David Frum is concerned about the tiger some in the GOP are now riding. His defense of Cass Sunstein is very well put:
The newest target is Cass Sunstein, confirmed yesterday by the Senate as director of the Office of Information and Regulatory Affairs within the Office of Management and Budget.
For more about Sunstein, see Tim Mak’s adjoining report. Bottom line: For those who champion free competitive markets, Cass Sunstein is about the best possible choice to be hoped for from a Democratic administration.
I arrive at this opinion through first hand knowledge. I studied in one of Cass Sunstein’s seminars at Harvard Law School, and witnessed for two hours per week the fair play of his mind. But it’s not only my opinion. It’s the opinion of: Chris DeMuth, past president of the American Enterprise Institute; of the Wall Street Journal editorial page; and of the editors of Cato’s Regulation magazine. And while Republican-appointed judges like Chief Justice John Roberts and Court of Appeals Judge Michael McConnell cannot properly express a view, I’d wager dollars-to-doughnuts they too support Sunstein: after all, he endorsed both of them.
Nor is it only American conservatives who admire Sunstein. British Conservative Party leader David Cameron has approvingly quoted Sunstein’s latest book, Nudge (co-authored with University of Chicago economist Richard Thaler).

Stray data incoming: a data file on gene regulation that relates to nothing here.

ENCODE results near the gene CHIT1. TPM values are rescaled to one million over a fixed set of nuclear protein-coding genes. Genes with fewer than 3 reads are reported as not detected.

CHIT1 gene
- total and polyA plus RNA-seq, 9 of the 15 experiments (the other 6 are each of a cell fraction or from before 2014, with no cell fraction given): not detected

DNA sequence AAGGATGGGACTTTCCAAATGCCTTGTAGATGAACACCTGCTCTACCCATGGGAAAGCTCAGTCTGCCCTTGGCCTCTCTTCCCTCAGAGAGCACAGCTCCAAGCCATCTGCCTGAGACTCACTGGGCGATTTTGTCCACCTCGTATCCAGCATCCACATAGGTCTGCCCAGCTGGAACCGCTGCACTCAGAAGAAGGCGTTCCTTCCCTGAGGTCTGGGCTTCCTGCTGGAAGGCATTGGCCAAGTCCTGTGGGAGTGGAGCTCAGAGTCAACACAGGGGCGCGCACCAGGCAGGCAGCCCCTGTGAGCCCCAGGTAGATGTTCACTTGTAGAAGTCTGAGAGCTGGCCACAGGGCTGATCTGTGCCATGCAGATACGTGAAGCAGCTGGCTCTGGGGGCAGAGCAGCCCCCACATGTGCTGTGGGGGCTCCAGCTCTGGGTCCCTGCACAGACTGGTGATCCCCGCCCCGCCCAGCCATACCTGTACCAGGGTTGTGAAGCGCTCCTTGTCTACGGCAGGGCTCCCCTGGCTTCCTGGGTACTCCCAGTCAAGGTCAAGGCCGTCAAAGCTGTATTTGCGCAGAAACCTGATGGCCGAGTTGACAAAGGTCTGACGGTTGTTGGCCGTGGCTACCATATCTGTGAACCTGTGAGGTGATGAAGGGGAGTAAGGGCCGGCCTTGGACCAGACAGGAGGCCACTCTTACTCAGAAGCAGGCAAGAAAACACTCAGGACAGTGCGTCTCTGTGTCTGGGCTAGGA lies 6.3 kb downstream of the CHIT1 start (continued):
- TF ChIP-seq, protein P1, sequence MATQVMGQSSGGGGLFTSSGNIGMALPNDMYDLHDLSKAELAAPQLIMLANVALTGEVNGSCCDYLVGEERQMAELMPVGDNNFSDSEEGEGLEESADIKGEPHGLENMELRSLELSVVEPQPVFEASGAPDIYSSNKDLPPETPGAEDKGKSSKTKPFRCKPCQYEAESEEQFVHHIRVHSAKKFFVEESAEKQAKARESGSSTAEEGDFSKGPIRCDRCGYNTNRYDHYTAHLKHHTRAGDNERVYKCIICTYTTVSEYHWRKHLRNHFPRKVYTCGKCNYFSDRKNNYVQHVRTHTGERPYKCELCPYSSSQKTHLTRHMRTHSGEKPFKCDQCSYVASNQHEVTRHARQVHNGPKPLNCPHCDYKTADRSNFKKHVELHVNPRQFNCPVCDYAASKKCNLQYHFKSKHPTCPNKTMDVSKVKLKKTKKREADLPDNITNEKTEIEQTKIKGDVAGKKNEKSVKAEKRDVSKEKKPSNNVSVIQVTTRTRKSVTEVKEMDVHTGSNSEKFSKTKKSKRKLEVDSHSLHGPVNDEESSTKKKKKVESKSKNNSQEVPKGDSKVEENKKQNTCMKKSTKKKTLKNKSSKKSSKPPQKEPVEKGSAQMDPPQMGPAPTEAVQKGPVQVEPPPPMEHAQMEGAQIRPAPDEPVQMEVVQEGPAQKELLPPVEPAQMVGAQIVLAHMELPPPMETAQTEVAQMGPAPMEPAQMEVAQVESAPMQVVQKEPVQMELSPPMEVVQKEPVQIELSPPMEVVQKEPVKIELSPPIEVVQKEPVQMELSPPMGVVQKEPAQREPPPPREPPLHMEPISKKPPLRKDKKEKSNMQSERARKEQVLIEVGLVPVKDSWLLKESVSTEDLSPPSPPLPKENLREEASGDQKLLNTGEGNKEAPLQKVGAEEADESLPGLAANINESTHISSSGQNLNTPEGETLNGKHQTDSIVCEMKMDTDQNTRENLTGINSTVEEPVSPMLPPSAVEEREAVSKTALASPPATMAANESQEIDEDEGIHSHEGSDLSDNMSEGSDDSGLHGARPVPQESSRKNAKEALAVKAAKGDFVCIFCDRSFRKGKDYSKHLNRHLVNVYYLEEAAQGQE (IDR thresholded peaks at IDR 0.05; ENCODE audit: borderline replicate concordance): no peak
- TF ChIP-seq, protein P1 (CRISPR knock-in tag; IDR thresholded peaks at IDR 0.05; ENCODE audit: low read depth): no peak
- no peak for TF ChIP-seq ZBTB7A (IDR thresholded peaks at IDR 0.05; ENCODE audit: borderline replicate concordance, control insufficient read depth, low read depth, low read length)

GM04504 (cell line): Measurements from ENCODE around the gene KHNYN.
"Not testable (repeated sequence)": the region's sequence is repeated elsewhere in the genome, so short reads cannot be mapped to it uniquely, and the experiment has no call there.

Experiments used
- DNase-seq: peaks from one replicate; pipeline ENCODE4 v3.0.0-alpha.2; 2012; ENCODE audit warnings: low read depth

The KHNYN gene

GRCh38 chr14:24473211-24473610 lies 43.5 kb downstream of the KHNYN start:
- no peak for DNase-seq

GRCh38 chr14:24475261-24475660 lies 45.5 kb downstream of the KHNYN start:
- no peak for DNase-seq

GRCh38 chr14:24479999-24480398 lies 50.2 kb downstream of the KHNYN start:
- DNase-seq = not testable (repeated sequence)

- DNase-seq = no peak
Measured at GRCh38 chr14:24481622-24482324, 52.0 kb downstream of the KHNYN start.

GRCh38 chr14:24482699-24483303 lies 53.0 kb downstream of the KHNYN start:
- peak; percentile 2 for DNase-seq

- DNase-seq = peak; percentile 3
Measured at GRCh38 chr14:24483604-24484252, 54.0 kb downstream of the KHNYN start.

Indeed, Cameron has recommended Sunstein’s work so forcefully that the left-leaning British newspaper The Guardian sardonically calls Nudge, Cameron’s “favorite American import.”
So how is it that this man so admired by economic conservatives worldwide, this market-oriented economist, this endorser of Republican Supreme Court nominees, and – by the way – this constitutional scholar who has endorsed the Heller case expanding Second Amendment gun rights – how could he of all the 10,000 political appointees of the Obama administration become a demon figure to Fox TV’s new star?
and on Beck:
Glenn Beck is not the first to make a pleasant living for himself by reckless defamation. We have seen his kind before in American journalism and American politics, and the good news is that their careers never last long. But the bad news is that while their careers do last, such people do terrible damage.
Glenn Greenwald rightly points out that the influence of wacky extremists on the GOP isn’t a new phenomenon. Pres Clinton was under a constant barrage of insane allegations throughout his presidency. These allegations were at best ignored and at worst endorsed by the GOP, but never condemned.
Update II (9.14.2009)
Peter Wallsten reports that other prominent members of the GOP also fear that the paranoid conspiracy theorists are taking over the party and pushing it to the extreme.
Update III (9.14.2009)
Both Maureen Dowd at the NYT and TNC at the Atlantic argue that although it is true that Democratic presidents always had to deal with fringe wackos, in the case of Obama race IS a factor. Not the only factor but a factor that shouldn’t be dismissed.